You probably already know that consuming alcohol on an empty stomach is an excellent recipe for gnarly hangover symptoms. Or that drinking lots of water on a night out can make the next morning a little better. But plenty of other factors can affect the severity of alcohol's aftereffects. If you’re going to drink, drink smart, slow, and safe.
7 Things That Set You Up for a Serious Hangover
1. Your Low-Fat Diet. Eating a low-fat meal before a party seems like a good idea, as a counterweight to the extra calories you’re about to imbibe. But having a belly full of fatty foods will actually slow the absorption of alcohol into your bloodstream. That’s because fat sticks to your stomach lining longer, helping you to process the alcohol you drink at a slower pace. Choose healthy fats before your night out, like avocado, salmon, and olive oil.
2. Your Healthy Red Wine. Red wine is made with red grape skins, which contain high levels of the polyphenol resveratrol. Also found in blackberries and raspberries, resveratrol may provide defense against cancer and heart disease. Unfortunately, red wine also contains dark congeners, which are chemical byproducts of fermentation that create color and flavor – and really severe hangovers. Red wines along with dark beers and spirits will likely give you worse hangovers.
3. Your All-Cardio Workout. If you skip strength training on a regular basis, you might be setting yourself up for brutal hangover symptoms. Muscles contain water – more water than fat tissue. The bigger your muscles are, the more water that you already have in your system to balance out the alcohol you drink. You’ll feel its effects more slowly.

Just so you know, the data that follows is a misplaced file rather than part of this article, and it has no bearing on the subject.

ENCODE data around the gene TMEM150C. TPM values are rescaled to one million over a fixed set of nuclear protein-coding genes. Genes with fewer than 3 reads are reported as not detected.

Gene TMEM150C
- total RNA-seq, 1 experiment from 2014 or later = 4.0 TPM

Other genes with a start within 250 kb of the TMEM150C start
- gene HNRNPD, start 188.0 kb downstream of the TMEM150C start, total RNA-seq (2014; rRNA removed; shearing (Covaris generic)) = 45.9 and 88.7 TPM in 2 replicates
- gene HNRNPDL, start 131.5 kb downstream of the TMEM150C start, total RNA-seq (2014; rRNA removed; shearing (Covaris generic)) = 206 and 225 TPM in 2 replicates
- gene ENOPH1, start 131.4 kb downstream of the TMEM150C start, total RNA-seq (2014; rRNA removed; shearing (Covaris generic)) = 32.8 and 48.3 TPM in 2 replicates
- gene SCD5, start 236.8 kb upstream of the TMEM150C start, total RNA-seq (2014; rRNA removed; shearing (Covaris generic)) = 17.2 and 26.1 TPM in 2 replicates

4. Your Bubbles. A glass of champagne or sparkling wine goes right to your head for a reason – all those little bubbles of carbon dioxide force the alcohol into your bloodstream faster. The quicker you get drunk, the worse your hangover will be. This also holds true for carbonated mixers like soda and soft drinks.
5. Your Pre-Bedtime Pill Pop. Save your headache meds until after you wake up. Putting acetaminophen (such as Tylenol) into your system at the same time as alcohol can severely damage your liver, which has to work double-time to process the chemicals in both. It can also irritate your stomach and intestinal tract. Instead, just drink a giant glass of water before bed. In the morning, choose an NSAID like ibuprofen (such as Advil).
6. Your Hair of the Dog. Many people swear by a morning-after drink to alleviate hangover symptoms like headache and nausea. It works – for a little while. But you’re really just delaying the inevitable. Your hangover will certainly return, and it will be even worse when it does. Choose water or a drink with electrolytes instead.
7. Your Lack of Sleep. Staying out several hours past your usual bedtime can make you feel like crap even when you didn’t drink a drop. When sleep deprivation is combined with alcohol, your hangover symptoms can be even more severe. At the very least, crank your air-conditioner down or open a few windows. A cooler temperature promotes better sleep, especially when your body is burning off all those margaritas.
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